A ROADS boss who headbutted his neighbour and threw her husband over a gate after trying to gouge his eyes out has been convicted of assault.
Harry Ferris, 65, exploded twice over perceived slights from his next-door neighbours the Hellawells within four months, Burnley magistrates were told.
CCTV footage of his first attack showed 18-and-a-half stone Ferris, who is around six foot tall, berating Hilda Hellawell after she flung a hosepipe over a connecting gate, while gardening.
She told magistrates he hurled obscenities at her, including calling her a derogatory name, before he thrust his head forward into her face, causing her to step back.
Mrs Hellawell said she was ‘shocked and surprised’ and later reported the matter, at their adjoining homes in Bull Hall, off Todmorden Road, Bacup, to police.
Ferris, director of a highways construction firm, said: “Mrs Hellawell is only 4ft 7ins and I am six foot — what would I have to do — get down on my knees to do this? I have not made contact with her and I had no intention to harm her at all.”
Magistrates heard that the second incident occurred on Christmas Eve last year when Ferris arrived home from shopping with his wife, while Phillip Hella-well was repairing a gate between the two properties.
During an audio recording made by Mr Hellawell at the time, played to the court, Ferris is heard repeatedly swearing at his neighbour before warning him he was ‘dead’.
The court heard Mr Hellawell put his arm up to defend himself before Ferris advanced, punched him in the stomach and then attempted to gouge his eyes before pushing him over the gate and on to some stone steps.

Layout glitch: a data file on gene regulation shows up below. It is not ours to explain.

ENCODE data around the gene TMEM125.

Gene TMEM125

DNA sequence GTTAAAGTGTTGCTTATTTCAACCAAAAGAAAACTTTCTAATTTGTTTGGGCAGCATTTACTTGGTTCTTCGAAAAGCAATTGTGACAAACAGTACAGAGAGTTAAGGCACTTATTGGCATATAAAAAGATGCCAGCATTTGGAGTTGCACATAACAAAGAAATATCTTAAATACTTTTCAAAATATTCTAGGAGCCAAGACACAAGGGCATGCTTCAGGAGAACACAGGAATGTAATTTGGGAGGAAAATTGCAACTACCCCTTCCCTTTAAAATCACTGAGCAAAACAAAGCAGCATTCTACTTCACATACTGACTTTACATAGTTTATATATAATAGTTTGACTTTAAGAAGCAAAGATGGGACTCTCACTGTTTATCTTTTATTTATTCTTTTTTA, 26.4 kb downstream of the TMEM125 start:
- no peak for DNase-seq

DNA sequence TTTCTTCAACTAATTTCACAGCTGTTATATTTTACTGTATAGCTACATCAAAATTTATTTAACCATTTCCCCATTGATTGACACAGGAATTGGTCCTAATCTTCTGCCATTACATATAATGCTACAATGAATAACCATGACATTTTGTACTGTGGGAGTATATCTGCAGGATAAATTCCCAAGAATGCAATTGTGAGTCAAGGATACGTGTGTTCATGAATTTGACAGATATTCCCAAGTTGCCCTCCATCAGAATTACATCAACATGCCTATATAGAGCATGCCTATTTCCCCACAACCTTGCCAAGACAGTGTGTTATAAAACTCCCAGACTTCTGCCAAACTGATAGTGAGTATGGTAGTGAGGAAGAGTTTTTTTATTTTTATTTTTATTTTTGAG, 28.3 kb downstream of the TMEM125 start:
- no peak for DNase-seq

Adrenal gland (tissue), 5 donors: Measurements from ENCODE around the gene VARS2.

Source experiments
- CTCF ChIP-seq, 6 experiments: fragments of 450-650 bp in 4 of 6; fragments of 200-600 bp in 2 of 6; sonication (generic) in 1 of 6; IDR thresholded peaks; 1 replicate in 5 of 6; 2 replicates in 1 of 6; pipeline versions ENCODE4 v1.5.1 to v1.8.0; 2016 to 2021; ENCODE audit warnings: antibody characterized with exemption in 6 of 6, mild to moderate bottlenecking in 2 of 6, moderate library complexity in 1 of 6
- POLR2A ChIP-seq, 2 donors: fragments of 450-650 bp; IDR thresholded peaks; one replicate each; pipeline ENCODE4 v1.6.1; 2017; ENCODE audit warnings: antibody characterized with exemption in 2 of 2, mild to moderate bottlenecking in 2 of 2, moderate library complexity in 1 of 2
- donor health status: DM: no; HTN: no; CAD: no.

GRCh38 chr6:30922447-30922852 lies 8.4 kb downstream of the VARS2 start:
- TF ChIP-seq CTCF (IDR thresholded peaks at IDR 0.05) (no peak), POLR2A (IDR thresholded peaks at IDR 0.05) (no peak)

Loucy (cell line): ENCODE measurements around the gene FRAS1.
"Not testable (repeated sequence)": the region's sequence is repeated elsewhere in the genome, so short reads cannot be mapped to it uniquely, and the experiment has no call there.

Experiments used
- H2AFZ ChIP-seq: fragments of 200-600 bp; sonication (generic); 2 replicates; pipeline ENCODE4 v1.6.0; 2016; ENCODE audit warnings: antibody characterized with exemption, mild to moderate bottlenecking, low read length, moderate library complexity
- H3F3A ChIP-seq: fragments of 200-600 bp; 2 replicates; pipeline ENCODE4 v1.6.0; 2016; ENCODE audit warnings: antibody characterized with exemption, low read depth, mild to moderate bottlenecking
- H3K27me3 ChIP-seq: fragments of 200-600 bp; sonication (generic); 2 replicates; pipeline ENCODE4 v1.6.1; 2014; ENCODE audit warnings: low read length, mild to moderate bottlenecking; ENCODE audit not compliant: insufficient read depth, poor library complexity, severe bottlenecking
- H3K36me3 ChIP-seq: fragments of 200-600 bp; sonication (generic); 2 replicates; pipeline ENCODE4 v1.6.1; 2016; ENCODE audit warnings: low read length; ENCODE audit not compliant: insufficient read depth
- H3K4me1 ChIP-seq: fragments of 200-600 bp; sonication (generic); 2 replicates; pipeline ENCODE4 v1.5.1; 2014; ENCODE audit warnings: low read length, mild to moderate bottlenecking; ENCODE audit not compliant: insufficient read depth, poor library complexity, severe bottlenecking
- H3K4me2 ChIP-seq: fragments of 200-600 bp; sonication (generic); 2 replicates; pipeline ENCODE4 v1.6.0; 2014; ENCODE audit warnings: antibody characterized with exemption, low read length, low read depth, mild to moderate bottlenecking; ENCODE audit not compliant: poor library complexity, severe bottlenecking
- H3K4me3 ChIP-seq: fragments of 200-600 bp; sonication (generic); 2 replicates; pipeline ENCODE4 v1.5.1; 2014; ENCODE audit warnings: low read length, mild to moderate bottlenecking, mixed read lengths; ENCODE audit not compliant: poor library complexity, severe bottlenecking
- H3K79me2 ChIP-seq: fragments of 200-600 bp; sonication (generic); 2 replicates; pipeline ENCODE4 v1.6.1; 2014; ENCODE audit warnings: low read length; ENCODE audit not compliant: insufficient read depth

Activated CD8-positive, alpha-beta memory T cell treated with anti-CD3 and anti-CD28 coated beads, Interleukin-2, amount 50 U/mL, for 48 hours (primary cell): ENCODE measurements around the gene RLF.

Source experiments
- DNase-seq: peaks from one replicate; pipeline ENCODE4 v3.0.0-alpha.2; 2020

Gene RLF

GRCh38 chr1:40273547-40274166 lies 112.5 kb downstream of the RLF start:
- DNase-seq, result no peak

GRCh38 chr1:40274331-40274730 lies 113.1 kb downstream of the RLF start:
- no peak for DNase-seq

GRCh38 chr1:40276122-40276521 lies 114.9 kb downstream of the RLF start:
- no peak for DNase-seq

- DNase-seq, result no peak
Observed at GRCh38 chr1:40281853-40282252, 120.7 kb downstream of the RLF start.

Ferris claimed he believed that Mr Hellawell was going to attack him, when he raised his arm, and had twice tried to knee him in the groin. He insisted he had ‘placed’ his neighbour over the gate ‘to restrain him’.
Brian Koffman, defending, said Ferris believed he had been the victim of a two-year campaign of harrassment from the Hellawells since moving to their Bull Hall home.
The husband had an ‘obsessional’ interest in his own security and had CCTV cameras fitted around his property and audio capture equipment installed at various locations, as well as carrying around a dictation machine wherever he went, the court was told.
But after a two-day hearing magistrates found Ferris, who has no previous convictions, guilty of two assault offences. He was bailed for sentence on August 5, on condition he does not attempt to communicate with his neighbours, who have lived at Bull Hall since 1986.
Magistrates chairman Alan Ravenscroft said it was clear Ferris was the aggressor in both incidents, in particular rejecting claims he had acted in self-defence in relation to the altercation with Mr Hellawell.